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Europe at a 'tipping point' in COVID-19 pandemic as cases surge, WHO says

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A man walks over Westminster Bridge as the sun sets in London, Wednesday, Jan. 6, 2021.
A man walks over Westminster Bridge as the sun sets in London, Wednesday, Jan. 6, 2021.   -   Copyright  Kirsty Wigglesworth/AP Photo
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European countries are at a "tipping point" of the pandemic, the World Health Organization's regional director said, as infections rise rapidly and the threat of a mutated version of the virus spreading looms.

"We remain in the grip of COVID-19 as cases surge across Europe and we tackle new challenges brought by the mutating virus. This moment represents a tipping point in the course of the pandemic," Hans Kluge said.

The more transmissible variant has already been detected in 22 countries in the WHO's European region, he said, emphasising that countries needed to "intensify" measures to prevent further spread.

"The virus is getting better...and we need to do that too," said Catherine Smallwood with WHO's emergencies programme, explaining that bringing down transmission should be a priority for countries.

Health officials also expect that infections could continue to rise following the holidays, with Kluge stating that there is currently an "incomplete picture of the current epidemiological situation" with lower testing around Christmas and New Year.

How will vaccines impact the pandemic?

Although some countries in Europe, including the UK and EU member states, have begun rolling out vaccines, WHO officials warned not to phase out restrictions.

"The first thing that the vaccination rollout will change will not be transmission but it will be that the most vulnerable people, the ones that we’re vaccinating first, won’t go on to have severe disease and won’t end up in hospital and won’t die," said Smallwood.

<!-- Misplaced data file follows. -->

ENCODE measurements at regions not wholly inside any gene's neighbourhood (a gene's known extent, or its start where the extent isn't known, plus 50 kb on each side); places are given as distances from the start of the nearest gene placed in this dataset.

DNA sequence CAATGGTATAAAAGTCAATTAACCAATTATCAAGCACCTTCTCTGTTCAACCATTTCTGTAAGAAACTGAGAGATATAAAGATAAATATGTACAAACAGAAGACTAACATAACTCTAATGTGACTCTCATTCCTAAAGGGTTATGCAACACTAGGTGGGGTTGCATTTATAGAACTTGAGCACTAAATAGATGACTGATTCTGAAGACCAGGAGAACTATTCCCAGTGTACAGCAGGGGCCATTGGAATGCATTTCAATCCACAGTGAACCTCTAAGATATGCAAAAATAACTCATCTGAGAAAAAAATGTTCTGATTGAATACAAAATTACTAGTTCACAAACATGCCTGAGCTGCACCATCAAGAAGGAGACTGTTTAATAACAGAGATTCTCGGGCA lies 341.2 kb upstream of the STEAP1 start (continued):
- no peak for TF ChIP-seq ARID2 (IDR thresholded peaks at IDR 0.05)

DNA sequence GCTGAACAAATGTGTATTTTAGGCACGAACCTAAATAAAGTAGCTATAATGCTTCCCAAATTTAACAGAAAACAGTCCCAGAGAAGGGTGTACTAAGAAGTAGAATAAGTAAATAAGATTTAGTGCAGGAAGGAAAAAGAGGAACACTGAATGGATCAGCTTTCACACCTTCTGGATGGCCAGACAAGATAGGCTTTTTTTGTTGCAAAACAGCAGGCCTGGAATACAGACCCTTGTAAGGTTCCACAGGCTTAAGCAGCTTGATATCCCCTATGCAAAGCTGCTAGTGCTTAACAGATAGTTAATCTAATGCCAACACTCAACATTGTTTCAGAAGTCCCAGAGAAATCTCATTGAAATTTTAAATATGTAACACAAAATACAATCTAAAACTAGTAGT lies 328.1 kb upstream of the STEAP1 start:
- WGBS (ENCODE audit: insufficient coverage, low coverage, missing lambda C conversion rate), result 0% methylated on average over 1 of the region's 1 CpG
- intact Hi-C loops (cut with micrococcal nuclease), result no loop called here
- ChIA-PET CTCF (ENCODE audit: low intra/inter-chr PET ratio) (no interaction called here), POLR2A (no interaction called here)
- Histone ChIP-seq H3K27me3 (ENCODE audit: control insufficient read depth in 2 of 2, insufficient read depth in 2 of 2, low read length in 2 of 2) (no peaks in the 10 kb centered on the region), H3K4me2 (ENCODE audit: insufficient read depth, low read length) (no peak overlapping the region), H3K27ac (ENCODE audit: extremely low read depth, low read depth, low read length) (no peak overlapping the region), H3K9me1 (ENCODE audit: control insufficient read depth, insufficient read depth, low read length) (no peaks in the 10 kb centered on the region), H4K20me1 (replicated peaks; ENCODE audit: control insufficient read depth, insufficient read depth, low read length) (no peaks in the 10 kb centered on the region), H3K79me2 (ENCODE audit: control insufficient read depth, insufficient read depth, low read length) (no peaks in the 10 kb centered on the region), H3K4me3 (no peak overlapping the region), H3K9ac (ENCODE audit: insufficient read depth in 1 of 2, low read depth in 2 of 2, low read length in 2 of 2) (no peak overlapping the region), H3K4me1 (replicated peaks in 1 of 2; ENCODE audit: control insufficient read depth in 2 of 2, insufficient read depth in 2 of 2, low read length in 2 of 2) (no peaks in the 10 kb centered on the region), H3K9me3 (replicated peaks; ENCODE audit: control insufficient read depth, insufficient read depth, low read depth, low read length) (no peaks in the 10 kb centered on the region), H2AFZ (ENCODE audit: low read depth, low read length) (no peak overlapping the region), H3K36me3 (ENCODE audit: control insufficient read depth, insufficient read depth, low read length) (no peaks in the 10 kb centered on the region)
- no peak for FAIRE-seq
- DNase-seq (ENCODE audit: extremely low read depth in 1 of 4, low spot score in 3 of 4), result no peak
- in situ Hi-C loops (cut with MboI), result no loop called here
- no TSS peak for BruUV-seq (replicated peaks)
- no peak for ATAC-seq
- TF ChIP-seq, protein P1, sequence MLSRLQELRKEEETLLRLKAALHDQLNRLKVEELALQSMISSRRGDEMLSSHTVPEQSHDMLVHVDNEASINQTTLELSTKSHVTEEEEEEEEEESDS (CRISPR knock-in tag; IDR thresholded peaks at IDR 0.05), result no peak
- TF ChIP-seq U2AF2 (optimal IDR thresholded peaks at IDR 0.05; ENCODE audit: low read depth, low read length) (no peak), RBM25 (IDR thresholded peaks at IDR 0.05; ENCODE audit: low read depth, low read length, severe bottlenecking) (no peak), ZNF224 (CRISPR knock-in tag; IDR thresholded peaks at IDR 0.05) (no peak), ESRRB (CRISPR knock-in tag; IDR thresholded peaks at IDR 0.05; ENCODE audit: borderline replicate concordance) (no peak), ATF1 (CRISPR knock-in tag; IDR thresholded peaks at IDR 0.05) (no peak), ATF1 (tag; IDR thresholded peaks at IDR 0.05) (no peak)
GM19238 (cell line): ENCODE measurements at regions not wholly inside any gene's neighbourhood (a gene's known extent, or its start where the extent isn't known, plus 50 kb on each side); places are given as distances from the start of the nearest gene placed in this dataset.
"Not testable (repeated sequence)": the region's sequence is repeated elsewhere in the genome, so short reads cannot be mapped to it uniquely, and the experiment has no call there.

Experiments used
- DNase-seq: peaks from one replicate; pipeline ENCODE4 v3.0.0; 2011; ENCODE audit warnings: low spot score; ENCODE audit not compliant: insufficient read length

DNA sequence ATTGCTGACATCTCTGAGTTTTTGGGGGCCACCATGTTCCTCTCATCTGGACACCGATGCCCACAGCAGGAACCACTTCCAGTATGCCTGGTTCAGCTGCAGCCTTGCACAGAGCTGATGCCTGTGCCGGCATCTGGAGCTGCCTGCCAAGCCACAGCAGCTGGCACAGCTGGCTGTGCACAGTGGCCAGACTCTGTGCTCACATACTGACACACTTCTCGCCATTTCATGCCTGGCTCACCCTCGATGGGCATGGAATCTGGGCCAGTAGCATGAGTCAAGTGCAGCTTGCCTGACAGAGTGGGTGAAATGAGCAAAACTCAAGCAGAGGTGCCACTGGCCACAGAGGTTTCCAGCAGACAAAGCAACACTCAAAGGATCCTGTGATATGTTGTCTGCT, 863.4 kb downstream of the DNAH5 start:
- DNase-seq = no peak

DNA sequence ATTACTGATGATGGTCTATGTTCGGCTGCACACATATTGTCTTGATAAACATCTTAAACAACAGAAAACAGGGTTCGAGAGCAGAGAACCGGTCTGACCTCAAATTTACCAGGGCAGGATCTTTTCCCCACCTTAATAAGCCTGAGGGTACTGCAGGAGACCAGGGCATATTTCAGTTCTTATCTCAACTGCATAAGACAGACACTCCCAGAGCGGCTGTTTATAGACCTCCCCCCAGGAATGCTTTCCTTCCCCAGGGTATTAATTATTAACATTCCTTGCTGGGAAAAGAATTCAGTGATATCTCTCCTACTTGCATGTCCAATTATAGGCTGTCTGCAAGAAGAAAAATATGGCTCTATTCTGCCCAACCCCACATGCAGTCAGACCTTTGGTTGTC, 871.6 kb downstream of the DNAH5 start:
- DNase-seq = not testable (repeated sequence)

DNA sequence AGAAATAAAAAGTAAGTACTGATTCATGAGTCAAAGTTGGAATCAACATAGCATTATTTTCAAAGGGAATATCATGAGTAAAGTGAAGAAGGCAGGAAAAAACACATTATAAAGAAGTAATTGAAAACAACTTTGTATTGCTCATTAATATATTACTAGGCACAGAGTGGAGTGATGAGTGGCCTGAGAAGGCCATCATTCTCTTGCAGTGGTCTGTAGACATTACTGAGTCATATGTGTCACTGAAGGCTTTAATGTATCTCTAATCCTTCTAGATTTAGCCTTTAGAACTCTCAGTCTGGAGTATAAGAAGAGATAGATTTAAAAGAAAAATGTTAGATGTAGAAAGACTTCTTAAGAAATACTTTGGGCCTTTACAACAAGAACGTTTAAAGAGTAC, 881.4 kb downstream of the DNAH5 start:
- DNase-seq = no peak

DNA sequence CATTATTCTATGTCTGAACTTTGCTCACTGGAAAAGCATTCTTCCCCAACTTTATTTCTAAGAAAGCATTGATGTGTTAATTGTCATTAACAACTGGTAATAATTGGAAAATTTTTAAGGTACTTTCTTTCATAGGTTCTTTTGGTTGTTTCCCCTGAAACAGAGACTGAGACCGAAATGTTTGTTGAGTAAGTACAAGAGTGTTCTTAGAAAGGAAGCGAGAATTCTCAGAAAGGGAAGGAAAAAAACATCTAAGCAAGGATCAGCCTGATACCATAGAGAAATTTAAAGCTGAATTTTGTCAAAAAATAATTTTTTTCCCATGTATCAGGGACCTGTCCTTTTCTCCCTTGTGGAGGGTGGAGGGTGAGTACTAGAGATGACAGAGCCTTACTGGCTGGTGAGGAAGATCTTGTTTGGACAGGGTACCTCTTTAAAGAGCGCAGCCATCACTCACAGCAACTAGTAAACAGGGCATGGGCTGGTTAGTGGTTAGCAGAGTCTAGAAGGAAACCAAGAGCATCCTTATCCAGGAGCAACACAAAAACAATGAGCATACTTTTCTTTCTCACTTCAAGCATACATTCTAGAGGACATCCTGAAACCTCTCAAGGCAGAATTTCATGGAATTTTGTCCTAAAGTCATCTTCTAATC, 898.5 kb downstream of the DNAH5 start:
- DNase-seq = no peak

"That is the first impact, but that’s not safe to assume it will happen on its own. We still need to continue everything we have been doing at least for the next six months."

Kluge said that although "herd immunity" is a "desired endpoint", countries will first have to reduce the virus spread, in part because it is still unknown for how long the vaccines will prevent infection.

The vaccinations could also "put pressure" on the virus and officials do not know "how the virus itself will continue to change," Smallwood said.

The European region has already suffered immensely due to the pandemic, with 26 million confirmed cases and more than 580,000 deaths in 2020.

Could COVID-19 be eradicated?

In short, officials do not know, but only one human disease has previously been eradicated: smallpox.

There are "huge differences" between smallpox and COVID-19 which has "emerged, it's spread globally and has adapted very well to circulating among humans and has continued to adapt and will continue to adapt," said Smallwood.

She emphasised that there were still many questions about how long the vaccines will produce immunity in humans and how the virus would mutate as more people are vaccinated.

"At the moment, we are very much in the thick of it, not only are we in the thick of it, we are probably in the European region in the most acute phase of transmission," she added.